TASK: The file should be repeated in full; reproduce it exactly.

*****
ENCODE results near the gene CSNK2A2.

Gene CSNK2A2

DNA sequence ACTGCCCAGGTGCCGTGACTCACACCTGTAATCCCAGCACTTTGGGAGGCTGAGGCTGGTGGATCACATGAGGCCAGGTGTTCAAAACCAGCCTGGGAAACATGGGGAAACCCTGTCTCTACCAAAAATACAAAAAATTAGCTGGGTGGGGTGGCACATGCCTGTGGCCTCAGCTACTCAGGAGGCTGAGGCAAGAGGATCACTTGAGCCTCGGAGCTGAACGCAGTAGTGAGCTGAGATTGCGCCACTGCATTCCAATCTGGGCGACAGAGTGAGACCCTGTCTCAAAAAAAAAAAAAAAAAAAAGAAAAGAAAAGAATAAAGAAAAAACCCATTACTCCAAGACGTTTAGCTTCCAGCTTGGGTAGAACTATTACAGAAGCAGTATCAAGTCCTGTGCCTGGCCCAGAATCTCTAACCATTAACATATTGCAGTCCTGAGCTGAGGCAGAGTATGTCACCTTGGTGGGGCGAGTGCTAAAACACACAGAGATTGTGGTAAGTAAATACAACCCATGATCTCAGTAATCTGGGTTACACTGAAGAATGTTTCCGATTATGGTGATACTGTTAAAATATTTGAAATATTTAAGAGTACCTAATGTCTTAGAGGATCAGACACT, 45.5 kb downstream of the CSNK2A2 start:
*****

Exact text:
ENCODE results near the gene CSNK2A2.

Gene CSNK2A2

DNA sequence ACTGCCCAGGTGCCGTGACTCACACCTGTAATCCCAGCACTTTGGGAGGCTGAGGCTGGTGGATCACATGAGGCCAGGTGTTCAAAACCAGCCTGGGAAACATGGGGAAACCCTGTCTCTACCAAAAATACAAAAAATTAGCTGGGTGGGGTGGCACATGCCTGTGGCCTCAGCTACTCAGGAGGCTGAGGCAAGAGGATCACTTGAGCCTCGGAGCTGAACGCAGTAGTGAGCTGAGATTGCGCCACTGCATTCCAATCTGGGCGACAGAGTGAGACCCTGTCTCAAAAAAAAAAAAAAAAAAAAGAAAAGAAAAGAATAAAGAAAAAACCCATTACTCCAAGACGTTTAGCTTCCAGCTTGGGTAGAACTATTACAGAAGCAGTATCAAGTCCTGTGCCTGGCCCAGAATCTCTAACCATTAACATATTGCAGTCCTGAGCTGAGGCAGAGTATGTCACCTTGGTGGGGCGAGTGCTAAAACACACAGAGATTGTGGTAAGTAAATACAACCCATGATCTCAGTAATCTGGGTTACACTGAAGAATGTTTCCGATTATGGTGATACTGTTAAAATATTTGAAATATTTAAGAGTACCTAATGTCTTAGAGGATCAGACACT, 45.5 kb downstream of the CSNK2A2 start: